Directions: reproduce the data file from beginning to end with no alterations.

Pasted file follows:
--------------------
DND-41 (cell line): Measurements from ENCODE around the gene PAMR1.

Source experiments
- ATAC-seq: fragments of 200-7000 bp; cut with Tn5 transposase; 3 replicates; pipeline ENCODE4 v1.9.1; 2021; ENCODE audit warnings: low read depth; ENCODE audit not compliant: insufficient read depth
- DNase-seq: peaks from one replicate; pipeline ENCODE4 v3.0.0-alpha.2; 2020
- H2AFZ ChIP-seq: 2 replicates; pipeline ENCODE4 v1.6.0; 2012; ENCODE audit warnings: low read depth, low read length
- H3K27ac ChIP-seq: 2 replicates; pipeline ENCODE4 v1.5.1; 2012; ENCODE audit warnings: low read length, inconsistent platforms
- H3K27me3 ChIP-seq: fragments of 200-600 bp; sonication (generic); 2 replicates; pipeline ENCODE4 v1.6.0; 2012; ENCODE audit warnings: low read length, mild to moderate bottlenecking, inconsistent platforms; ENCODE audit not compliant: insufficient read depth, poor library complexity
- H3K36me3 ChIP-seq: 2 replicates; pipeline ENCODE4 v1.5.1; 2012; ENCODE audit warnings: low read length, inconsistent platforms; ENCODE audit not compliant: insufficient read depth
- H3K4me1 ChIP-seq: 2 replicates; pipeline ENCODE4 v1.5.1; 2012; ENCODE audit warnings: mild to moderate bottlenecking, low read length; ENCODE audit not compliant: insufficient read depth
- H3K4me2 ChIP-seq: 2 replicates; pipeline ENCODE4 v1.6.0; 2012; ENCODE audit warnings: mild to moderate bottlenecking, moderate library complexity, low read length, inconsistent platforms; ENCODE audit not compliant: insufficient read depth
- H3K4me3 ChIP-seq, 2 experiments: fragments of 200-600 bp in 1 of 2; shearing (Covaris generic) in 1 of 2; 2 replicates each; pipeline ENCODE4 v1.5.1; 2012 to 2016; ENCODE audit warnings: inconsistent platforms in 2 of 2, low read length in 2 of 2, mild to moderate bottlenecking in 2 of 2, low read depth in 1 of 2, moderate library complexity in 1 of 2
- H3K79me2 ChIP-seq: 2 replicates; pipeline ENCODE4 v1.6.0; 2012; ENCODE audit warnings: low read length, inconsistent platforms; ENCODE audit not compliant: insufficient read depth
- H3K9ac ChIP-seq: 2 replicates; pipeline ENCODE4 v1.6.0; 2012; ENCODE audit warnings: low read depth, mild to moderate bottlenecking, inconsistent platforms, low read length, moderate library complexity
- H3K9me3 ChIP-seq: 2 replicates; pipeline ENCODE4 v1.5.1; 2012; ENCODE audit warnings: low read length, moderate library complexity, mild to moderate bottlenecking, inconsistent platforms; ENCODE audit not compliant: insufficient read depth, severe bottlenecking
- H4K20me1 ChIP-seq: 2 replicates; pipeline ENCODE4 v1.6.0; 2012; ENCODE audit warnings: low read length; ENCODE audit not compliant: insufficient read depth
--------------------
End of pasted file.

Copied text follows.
DND-41 (cell line): Measurements from ENCODE around the gene PAMR1.

Source experiments
- ATAC-seq: fragments of 200-7000 bp; cut with Tn5 transposase; 3 replicates; pipeline ENCODE4 v1.9.1; 2021; ENCODE audit warnings: low read depth; ENCODE audit not compliant: insufficient read depth
- DNase-seq: peaks from one replicate; pipeline ENCODE4 v3.0.0-alpha.2; 2020
- H2AFZ ChIP-seq: 2 replicates; pipeline ENCODE4 v1.6.0; 2012; ENCODE audit warnings: low read depth, low read length
- H3K27ac ChIP-seq: 2 replicates; pipeline ENCODE4 v1.5.1; 2012; ENCODE audit warnings: low read length, inconsistent platforms
- H3K27me3 ChIP-seq: fragments of 200-600 bp; sonication (generic); 2 replicates; pipeline ENCODE4 v1.6.0; 2012; ENCODE audit warnings: low read length, mild to moderate bottlenecking, inconsistent platforms; ENCODE audit not compliant: insufficient read depth, poor library complexity
- H3K36me3 ChIP-seq: 2 replicates; pipeline ENCODE4 v1.5.1; 2012; ENCODE audit warnings: low read length, inconsistent platforms; ENCODE audit not compliant: insufficient read depth
- H3K4me1 ChIP-seq: 2 replicates; pipeline ENCODE4 v1.5.1; 2012; ENCODE audit warnings: mild to moderate bottlenecking, low read length; ENCODE audit not compliant: insufficient read depth
- H3K4me2 ChIP-seq: 2 replicates; pipeline ENCODE4 v1.6.0; 2012; ENCODE audit warnings: mild to moderate bottlenecking, moderate library complexity, low read length, inconsistent platforms; ENCODE audit not compliant: insufficient read depth
- H3K4me3 ChIP-seq, 2 experiments: fragments of 200-600 bp in 1 of 2; shearing (Covaris generic) in 1 of 2; 2 replicates each; pipeline ENCODE4 v1.5.1; 2012 to 2016; ENCODE audit warnings: inconsistent platforms in 2 of 2, low read length in 2 of 2, mild to moderate bottlenecking in 2 of 2, low read depth in 1 of 2, moderate library complexity in 1 of 2
- H3K79me2 ChIP-seq: 2 replicates; pipeline ENCODE4 v1.6.0; 2012; ENCODE audit warnings: low read length, inconsistent platforms; ENCODE audit not compliant: insufficient read depth
- H3K9ac ChIP-seq: 2 replicates; pipeline ENCODE4 v1.6.0; 2012; ENCODE audit warnings: low read depth, mild to moderate bottlenecking, inconsistent platforms, low read length, moderate library complexity
- H3K9me3 ChIP-seq: 2 replicates; pipeline ENCODE4 v1.5.1; 2012; ENCODE audit warnings: low read length, moderate library complexity, mild to moderate bottlenecking, inconsistent platforms; ENCODE audit not compliant: insufficient read depth, severe bottlenecking
- H4K20me1 ChIP-seq: 2 replicates; pipeline ENCODE4 v1.6.0; 2012; ENCODE audit warnings: low read length; ENCODE audit not compliant: insufficient read depth